Wednesday, April 10, 2013

ISBN, ASIN, ISRC, and other codes

Products need unique codes to identify them.  Why?  Well, people tend to use the same product names as others, so that isn't very good in differentiating one product from another.  In fact, in some businesses, all products may have the same name, but differ in other attributes such as sub-title, version, mixer, etc.

When you sell your products through distributors, other vendors, or over the internet it becomes important to use the standard product codes available there.  Many distributors will require it.

Most people have probably heard of ISBN.  That's a book code, right?  Yes.  If you are in the music industry, you might recognize ISRC as the code relating to a recording such as a track on an album.  ASIN?  Amazon decided to setup its own unique coding system that goes across all of its products, not just books.

So when you are selling your product on the internet using multiple services, you very well may end up with more than one product code for the same product!  Now you will receive a sales report from one source referring to product X, while another source indicates how many of the same product was sold, but refers to it as Y.  That could be tricky.

Fortunately, DashBook Royalty Pro can handle multiple code styles for each product.  So your book can have an ASIN, a pISBN and an eISBN (made-up variations of ISBN to indicate the difference between print and electronic).

Then when you instruct DashBook to import sales from a given sales report, you simply use an import map (relates columns in the report to DashBook data fields) that points to the proper DashBook field.  So your Amazon Kindle import can perform matches on ASIN, while your Lightning Source refers to ISBN.

Similarly in the music business, you can have an ISRC for your tracks and an SKU or Barcode for your albums or releases.  Our import mechanism might seem complex, but it is a simple relationship that directs report columns to DashBook terminology.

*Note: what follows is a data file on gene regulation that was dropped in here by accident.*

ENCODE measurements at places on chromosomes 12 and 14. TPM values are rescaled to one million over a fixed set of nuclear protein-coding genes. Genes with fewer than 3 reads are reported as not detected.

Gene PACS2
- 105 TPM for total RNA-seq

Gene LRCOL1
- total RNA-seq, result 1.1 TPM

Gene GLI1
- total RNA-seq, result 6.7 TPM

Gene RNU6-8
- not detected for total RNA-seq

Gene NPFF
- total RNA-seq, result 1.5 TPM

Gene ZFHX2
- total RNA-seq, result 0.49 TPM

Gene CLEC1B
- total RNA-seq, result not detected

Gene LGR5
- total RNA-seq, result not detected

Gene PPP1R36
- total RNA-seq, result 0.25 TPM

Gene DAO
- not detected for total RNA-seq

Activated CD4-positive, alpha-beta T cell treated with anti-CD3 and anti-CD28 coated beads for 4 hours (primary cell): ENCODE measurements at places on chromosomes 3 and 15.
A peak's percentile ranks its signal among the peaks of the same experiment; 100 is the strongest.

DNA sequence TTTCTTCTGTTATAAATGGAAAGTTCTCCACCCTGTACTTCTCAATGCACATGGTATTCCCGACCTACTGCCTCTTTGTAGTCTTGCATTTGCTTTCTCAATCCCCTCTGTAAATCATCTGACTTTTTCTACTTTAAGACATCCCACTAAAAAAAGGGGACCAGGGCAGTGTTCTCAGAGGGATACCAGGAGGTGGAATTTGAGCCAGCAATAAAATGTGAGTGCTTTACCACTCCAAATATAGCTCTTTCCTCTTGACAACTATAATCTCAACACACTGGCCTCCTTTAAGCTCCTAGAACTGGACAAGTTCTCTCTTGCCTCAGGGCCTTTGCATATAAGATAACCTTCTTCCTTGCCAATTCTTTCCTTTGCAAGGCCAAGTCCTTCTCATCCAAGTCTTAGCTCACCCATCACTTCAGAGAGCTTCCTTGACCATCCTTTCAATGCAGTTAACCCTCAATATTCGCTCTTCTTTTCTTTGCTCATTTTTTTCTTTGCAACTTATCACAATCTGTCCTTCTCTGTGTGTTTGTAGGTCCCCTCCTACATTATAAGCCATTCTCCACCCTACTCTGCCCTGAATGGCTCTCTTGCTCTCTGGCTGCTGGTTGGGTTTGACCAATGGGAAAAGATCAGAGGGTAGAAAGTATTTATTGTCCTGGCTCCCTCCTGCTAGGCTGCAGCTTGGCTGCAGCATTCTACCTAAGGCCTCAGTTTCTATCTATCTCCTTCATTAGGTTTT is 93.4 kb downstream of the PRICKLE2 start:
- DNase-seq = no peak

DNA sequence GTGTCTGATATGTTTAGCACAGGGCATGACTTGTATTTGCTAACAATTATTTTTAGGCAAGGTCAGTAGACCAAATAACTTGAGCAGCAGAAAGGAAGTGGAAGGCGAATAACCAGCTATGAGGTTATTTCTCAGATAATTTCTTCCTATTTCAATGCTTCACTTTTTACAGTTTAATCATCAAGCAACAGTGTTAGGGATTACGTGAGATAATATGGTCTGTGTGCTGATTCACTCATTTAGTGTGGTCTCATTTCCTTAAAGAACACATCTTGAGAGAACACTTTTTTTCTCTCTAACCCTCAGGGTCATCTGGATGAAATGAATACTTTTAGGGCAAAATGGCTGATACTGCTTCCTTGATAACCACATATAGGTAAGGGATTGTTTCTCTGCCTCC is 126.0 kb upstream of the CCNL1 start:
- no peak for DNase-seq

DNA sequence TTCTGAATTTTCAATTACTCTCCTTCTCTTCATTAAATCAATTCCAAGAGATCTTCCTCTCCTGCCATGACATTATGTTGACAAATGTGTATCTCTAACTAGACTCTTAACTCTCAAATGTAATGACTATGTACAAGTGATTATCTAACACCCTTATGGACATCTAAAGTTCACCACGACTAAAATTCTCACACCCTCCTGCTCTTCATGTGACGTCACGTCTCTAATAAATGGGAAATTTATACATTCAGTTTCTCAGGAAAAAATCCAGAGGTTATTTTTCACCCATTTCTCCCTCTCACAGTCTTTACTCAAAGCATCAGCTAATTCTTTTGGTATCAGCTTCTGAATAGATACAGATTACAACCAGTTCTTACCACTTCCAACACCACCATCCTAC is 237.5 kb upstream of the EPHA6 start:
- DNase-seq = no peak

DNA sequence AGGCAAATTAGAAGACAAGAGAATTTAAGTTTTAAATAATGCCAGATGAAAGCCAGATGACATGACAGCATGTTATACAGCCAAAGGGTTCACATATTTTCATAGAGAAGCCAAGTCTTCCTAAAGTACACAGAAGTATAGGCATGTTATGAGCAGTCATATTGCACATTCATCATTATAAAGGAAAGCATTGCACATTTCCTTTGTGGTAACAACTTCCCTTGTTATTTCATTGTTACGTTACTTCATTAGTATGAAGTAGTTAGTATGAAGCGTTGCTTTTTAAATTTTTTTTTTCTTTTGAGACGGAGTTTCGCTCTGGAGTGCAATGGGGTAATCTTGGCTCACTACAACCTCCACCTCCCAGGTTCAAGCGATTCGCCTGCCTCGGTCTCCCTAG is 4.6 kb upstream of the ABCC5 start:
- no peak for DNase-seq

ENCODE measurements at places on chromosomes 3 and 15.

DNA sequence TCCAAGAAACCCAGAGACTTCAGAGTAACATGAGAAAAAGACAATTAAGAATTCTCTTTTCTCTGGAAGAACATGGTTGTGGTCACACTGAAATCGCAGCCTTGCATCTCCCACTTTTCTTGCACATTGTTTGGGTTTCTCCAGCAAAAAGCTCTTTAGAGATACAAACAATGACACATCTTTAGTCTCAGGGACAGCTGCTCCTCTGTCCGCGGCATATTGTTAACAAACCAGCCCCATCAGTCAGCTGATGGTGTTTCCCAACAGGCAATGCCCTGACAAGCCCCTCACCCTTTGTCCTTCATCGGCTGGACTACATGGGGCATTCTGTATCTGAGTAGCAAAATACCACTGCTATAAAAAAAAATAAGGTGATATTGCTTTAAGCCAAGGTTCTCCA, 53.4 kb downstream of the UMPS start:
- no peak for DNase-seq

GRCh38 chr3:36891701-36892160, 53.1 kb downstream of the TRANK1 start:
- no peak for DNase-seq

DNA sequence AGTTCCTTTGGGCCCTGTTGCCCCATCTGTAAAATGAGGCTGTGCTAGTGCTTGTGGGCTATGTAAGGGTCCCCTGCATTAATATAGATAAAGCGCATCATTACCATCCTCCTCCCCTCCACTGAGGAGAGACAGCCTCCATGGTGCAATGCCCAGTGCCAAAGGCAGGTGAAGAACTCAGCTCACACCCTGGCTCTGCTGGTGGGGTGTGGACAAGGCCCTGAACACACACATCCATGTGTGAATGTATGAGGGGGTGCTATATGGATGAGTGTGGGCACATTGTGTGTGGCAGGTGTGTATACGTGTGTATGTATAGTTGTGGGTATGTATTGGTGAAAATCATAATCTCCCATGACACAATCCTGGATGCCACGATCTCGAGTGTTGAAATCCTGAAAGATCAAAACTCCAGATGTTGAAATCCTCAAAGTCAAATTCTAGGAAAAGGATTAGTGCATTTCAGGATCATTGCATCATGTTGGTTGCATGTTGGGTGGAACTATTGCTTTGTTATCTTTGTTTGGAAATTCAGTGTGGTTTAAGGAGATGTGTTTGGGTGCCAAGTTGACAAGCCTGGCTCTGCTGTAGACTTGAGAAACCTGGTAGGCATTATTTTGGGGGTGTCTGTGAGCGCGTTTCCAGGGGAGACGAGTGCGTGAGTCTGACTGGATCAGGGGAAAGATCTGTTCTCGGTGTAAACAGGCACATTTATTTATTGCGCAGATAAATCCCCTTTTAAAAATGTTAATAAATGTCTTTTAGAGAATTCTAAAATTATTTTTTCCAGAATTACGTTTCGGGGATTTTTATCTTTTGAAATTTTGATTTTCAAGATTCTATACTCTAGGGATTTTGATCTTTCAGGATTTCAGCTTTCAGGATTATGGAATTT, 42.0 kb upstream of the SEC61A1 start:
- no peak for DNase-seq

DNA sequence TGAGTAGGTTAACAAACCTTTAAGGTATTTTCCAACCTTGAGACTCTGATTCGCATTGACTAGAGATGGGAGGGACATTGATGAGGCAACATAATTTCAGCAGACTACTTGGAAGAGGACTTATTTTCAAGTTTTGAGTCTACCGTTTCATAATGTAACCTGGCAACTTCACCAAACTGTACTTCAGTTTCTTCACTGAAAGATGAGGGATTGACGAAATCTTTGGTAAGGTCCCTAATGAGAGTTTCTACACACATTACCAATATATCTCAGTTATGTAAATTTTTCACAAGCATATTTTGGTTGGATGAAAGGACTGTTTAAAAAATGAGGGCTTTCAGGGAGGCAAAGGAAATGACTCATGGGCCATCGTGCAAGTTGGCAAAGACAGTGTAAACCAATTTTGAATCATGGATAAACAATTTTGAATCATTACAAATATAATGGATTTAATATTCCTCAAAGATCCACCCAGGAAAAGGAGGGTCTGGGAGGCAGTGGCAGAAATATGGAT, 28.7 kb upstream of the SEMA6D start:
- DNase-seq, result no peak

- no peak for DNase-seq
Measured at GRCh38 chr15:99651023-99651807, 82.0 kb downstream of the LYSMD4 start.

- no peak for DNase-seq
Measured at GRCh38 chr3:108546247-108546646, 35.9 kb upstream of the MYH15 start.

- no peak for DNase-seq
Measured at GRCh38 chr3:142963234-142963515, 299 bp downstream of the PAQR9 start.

Do you have extra codes like Catalog Number?  No problem.  You can go to Setup->Products->Product Code Types and add your own type to your DashBook system.  On the Product screen is an All Product Code Types link where you can see all of the codes for a given product.

This all can be a bit daunting for someone new to the industry, but a lifesaver for those who have to deal with this real world.

Monday, January 21, 2013

Royalties for QuickBooks

DashBook version 5.2 has just been released!

In addition to providing additional report enhancements, the big news for this version is the new ability to create royalty checks directly into QuickBooks using our optional QuickBooks Integration Module.  Now you can pull QuickBooks invoices into DashBook, calculate the royalties using DashBook, and then create royalty checks in QuickBooks.

You can do all of this without any exporting or importing of interim files, since DashBook communicates directly with QuickBooks using Intuit's API (programming interface language).  The advantage of using the API is that QuickBooks can monitor what is being written so that it could complain if any data uploaded was not following the correct format.  This gives instant feedback that what we do is correct.

There are some details in the process, of course.  Within DashBook, you would first mark all of your royalty payments that you are paying as paid.  Then you can instruct DashBook to create QuickBooks checks for all payments within a particular date range.  Aside from providing the start and end dates, there is nothing more to do but click a button to do all of the work.

Of course, you can still import sales from other sales reports, such as Amazon Kindle, Ingram, etc.

Our enhancements to DashBook come from users like you.  If you have some special calculation, reporting, or integration work that would make your life easier, contact us.

We can help you.